There’s something about getting up hours before sunrise for the chance to outsmart an animal that has never told you what it likes or where it will be.
I hope the song "Had a Bad Day" coming out of the alarm clock isn’t an omen.
After breakfast, we throw some power bars and bananas in a bag and hit the road. At five, we meet our guide -Big John Enos- for whom early wake up calls are always good.
"You get up every morning, you read the obituaries," he says. "If your name isn't in there, you go fishing."
Big John is in his 50’s and his nickname fits –he’s stocky and has fingers like sausages. He was a meat cutter for 30 years. But, steaks and chops weren’t his passion. Salmon and striped bass were. In ten years, he saved $40,000, bought a boat, and opened his own guide service.
Big John, Andrew and I drive to Butte City on the Sacramento River. At the boat ramp we meet Marty Beaver and Jim Gallegos. They’ll be fishing too.
As Big John lowers the boat trailer for launch, the fish stories start. Marty’s a lawyer from Grass Valley. The first fish he hooked was also the first to get away.
"My dad was about 50-yards down the bank from me and I didn't know what to do when I hooked it and I took off running with the rod," he laughs. "By the time I got there, he was off the hook."
Jim is retired and lives in Manteca. He hires Big John a few times a year. "Salmon fishing -he's a good guide. We usually do pretty good."
As Big John shouts, "Hang on to your wigs and your hats. Here we go!" we launch and begin the trip half-an-hour upstream.
Once there, Big John rigs up a combination of lures called, “Cling Ons” that he claims to have invented. With a piece of sardine wrapped around one half of the Cling On and a four-ounce lead ball rigged to bounce on the bottom of the river, Big John gives final instructions for handling the rods.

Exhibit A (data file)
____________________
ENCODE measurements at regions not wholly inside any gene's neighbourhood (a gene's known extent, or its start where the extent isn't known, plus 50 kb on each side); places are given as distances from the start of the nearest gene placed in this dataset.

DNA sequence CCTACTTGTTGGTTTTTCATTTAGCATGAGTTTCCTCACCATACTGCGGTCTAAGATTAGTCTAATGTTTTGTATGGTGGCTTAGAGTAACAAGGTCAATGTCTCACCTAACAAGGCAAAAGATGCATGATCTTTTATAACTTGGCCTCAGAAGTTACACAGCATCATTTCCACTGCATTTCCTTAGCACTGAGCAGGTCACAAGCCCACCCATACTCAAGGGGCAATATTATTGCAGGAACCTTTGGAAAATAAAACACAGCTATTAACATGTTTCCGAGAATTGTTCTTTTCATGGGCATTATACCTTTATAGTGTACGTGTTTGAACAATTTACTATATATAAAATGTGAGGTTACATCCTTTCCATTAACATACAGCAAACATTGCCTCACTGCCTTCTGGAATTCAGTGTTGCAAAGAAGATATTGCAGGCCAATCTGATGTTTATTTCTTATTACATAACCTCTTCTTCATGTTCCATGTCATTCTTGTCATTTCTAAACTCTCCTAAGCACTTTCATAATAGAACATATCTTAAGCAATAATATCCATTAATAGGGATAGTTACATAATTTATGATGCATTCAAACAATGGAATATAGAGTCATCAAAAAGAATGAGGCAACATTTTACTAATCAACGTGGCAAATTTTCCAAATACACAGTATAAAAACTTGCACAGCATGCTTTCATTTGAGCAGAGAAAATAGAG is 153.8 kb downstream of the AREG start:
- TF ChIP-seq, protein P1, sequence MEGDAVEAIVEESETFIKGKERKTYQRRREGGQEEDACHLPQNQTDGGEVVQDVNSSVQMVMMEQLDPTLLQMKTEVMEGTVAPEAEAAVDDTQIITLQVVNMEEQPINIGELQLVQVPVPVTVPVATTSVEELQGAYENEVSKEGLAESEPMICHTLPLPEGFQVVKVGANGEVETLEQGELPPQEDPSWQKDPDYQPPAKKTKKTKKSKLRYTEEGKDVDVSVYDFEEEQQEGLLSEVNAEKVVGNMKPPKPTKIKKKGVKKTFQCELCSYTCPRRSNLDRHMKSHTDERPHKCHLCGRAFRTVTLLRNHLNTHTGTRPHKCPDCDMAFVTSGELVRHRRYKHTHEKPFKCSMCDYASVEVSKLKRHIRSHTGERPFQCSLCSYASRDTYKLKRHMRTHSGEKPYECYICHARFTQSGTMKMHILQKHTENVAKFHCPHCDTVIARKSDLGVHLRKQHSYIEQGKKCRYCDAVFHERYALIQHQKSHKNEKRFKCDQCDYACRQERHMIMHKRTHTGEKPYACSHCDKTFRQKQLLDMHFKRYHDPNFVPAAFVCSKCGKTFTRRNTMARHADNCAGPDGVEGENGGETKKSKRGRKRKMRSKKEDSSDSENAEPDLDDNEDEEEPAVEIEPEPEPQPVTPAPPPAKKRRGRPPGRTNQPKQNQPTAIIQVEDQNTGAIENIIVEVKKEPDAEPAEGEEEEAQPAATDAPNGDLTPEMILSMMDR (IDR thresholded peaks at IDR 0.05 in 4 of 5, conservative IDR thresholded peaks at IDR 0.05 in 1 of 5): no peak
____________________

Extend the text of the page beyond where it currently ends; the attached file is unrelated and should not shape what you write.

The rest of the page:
"We're gonna drop the tips down, tap the bottom with the weight, pick it up. When you're setting it down, the lure's coming off the bottom. When you're pulling back on it, the lure's diving."
We’re ready to fish. As we head to the first fishing hole, Big John says something that would have been good to know when I was packing snacks.
"If we don't get a fish on the first pass, then I know one of these guys or you guys brought bananas on the boat. That's how my confidence is in here. You're lucky I didn't strip search you before you got in the boat."
I chalk it up to superstition but Marty and Jim swear it’s true.
"My buddy ain't never been salmon fishing before and he came up and got his first salmon. We videoed it. Looked like he was fighting a marlin. He was down deep in there," Jim laughs. "He was having a blast. My other cousin made the mistake. He had a banana that morning. He didn't catch no fish that day."
For two hours, the only thing we catch is each other. Tangled lines, lost lures, but no bites. Big John is not happy, but tries to stay positive.
"Even the best of the best have bad days too, you know. It happens," he says. "That’s why they call it fishing”
Those bananas weigh heavy on my conscience. When we stop for Big John to change lures, I sneak off and bury two nice, firm, slightly-green bananas.
And things do improve -fewer tangles, a recovered 20-dollar Cling On, but only one bite. Big John is taking this pretty hard and after another hour, I finally confess.
"Last time we stopped, I took the two bananas I had in my backpack and I took em out and buried them," I say.
Big John asks Jim and Marty, "Do you guys want to throw him out of the boat or do I have to?"
I plead ignorance. They let me stay. And with the help of the depth gauge on the fish finder, I’m learning to keep the sinker bouncing off the bottom of the river. Almost exactly two hours after I bury those bananas, something hits my Cling On.
“ Don’t reel in if he’s tugging line" says Big John as he grabs the net. "Go over my head." The salmon splashes as it comes out of the water and into the net. A fishermen on a neighboring boats lets out a, "Whoooo." Big John hollers, "Finally! Goll dang! “
The salmon is about three-feet-long and weighs 18 pounds. I’m not sure who’s happier, me or Big John.
"Should be all downhill now that Mr. Banana Man got the hex off of us," he says.
But, by the time he cleans the fish, it’s noon, it’s hot and time to call it a day. Jim and Marty don’t seem to mind even before Big John tells them they’ll get a discount on their next trip due to the banana contamination on this one.
Big John guides on the Feather and Sacramento Rivers from April to December and on local lakes during the winter. All he asks is that you call ahead at least 72 hours in advance… and that you abstain from bananas for at least 24 hours…if not much, much longer.